Day 258: Steve Jackson’s Sorcery


As a young teenager many moons ago, I loved Steve Jackson’s Sorcery!. This was a series of four books that was the prolific game designer’s take on Choose Your Own Adventure. After you read a page there were two or more choices that would take your story elsewhere. Choose one and go to the designated page to read the consequences of your action. Repeat until your story ended. It was a swords-and-sorcery tale, which appealed to my D&D-playing tastes at the time.

The best part of Sorcery! was the ability to learn spells and use them during your journey. There was a separate spell book that contained the spells and the codes for these spells. Every so often in your adventure, you would be given a choice of a few codes and had to pick one to cast the correct spell for the given situation.

I remember sitting in my local Vroman’s bookstore reading the spell book, trying to memorize the codes for the spells. It seemed like there were hundreds of spells, so after saving my allowance, I finally bought my own copy of the spell book, which made life much easier. I devoured the first two books of the series before my interest petered out. I bought the third book, but didn’t read it as much as the first two.

My waning interest coincided with my high school years and I’m not sure if I ever finished the third and fourth books. I’m sure they collected dust before being passed on to my brothers then Goodwill or the trash can.

I hadn’t thought about the books in quite some time, when last week I came across a website touting free Android games on Amazon. One was called Sorcery! and it sounded interesting, so I downloaded it to play later. Once the game was downloading I noticed Steve Jackson’s* name. I didn’t make the connection.

But once the title screen appeared, I nearly yelped out loud. I recognized that typeface and thought, No. Way.

I read the introduction and immediately recalled the familiar Shamutanti Hills setting.

Yes. Way.

It was the book I had spent so many hours as a youth reading and re-reading!

It’s been updated for today’s tech-savvy kids. The book is now an app with music, graphics, and a slick, user-friendly interface. Thankfully, it’s still the same wonderful fantasy story.

I have not geeked out on anything this hard in a while. Having Steve Jackson’s Sorcery! on my phone? My 1984 self would have been blown away.

In fact, so is my 2015 self.

*Update (9/16/15): All this time I thought that it was the well-known American game designer Steve Jackson. After I tweeted this post last night, the kind folks at Steve Jackson Games informed me that the Sorcery! author is actually a British game designer. My apologies for the mix-up.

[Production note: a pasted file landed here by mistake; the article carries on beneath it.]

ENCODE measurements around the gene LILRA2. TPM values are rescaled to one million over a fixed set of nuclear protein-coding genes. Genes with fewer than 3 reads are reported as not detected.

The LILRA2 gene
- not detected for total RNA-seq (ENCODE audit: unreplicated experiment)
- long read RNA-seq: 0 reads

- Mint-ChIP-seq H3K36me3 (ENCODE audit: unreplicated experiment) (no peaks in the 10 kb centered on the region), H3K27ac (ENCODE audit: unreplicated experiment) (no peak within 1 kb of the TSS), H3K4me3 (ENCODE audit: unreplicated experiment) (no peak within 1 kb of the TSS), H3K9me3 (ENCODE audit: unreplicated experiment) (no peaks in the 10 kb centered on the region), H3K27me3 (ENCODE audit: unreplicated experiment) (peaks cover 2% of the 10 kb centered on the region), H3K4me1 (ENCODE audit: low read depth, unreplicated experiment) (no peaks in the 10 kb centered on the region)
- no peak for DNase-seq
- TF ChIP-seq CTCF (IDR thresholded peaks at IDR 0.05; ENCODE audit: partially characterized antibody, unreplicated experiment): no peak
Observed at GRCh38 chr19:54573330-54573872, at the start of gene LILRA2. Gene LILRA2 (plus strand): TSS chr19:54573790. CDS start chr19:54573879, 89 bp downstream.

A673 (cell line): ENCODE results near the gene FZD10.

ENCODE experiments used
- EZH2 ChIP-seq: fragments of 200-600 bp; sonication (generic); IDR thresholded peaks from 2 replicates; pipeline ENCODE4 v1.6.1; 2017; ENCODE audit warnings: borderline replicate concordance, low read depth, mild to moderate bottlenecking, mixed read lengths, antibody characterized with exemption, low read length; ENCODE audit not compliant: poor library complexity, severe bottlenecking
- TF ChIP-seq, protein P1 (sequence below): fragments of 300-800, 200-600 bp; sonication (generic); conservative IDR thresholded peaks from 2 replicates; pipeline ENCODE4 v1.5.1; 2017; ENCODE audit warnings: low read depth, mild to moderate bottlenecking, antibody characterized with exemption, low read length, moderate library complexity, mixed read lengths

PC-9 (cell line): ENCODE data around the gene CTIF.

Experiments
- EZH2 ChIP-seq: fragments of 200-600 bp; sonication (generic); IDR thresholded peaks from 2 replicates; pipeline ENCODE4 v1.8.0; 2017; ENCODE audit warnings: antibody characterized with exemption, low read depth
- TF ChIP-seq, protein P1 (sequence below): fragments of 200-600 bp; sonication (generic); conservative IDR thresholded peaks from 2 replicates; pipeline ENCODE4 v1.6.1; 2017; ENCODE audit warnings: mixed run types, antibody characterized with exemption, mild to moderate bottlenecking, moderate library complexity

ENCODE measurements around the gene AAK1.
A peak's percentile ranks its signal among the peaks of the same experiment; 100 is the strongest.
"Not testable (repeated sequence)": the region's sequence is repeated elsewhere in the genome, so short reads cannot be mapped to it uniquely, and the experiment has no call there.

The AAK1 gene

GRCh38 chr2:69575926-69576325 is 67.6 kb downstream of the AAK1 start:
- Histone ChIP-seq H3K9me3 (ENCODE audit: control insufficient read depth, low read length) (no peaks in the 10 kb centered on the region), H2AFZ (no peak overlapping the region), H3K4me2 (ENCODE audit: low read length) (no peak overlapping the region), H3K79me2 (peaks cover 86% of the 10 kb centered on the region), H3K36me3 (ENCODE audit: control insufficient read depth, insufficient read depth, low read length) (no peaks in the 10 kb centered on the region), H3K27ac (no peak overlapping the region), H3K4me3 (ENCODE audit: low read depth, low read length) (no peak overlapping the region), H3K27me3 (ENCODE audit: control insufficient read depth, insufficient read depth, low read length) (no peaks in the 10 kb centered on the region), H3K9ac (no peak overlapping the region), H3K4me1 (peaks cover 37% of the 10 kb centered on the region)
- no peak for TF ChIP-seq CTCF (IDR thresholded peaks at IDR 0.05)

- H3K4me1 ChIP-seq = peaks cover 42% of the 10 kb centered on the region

Day 180: No Offseason

Fantasy Football Is Almost Here

Fantasy Football Is Almost Here

Even with futbol slowly overtaking my love of football, there is still no sport better suited for the fantasy game than the good ol’ NFL (sorry, old-time baseball rotisserie geeks; weekly matchups are 100 times better than accumulating stats over a season). Just as the sports media like to say that there is no offseason in the NFL anymore, the same applies to fantasy football. Player news, injury updates, team breakdowns, and every bit of football minutia is now available via the Internet 24/7/365.

Matthew Berry is a legend in the fantasy football community. He’s known for his ESPN column and he appears on various fantasy football shows and podcasts. He’s also the author of my favorite book on the game, Fantasy Life: The Outrageous, Uplifting, and Heartbreaking World of Fantasy Sports from the Guy Who’s Lived It (my review here).

So, here we are, still in June, and Berry published his first fantasy football column of the year (the first NFL game is September 10th). He’s done this every year for the past decade and it’s a great way for us fantasy geeks to officially begin our offseason planning. It’s a compilation of stats from the previous season, done in a way that will have any fantasy football owner second-guessing themselves on any player or team. Once the NFL news cycle heats up with the first preseason games, we’ll be able to throw away all of the previews, stats, and Berry’s column, in favor of updated previews, stats, and columns.

Once the season is over, though, we’ll all go through the old news and reports we’ve read, trying to find that one tidbit that, depending on our success or failure, confirms that “I knew I should’ve listened to Berry!” or “I can’t believe I listened to Berry!” And before you know it, it’ll be next June and we’ll realize there’s no fantasy football offseason anymore.

Day 129: A Song of Ice and Fire

A Game of Thrones

A Game of Thrones

I’ve never been into fantasy literature. I couldn’t get into the Lord of the Rings series (although I did love The Hobbit), but I’m re-considering my position. Why? Three words …

Game. Of. Thrones.

I loved season one; I’m halfway through season two and enjoying it as much, if not more. So much, in fact, that I did something silly yesterday: I started reading the first book of George R. R. Martin’s A Song of Ice and Fire series.

Yes, I’m reading the book that the first season of the TV show was based on while I’m binge-watching the second season. I’ll also be digging up my old unread copies of Fellowship of the Ring, etc. I won’t be buying any collectible swords or looking to play Dungeons & Dragons any time soon, but for now I’m all in for the Seven Kingdoms.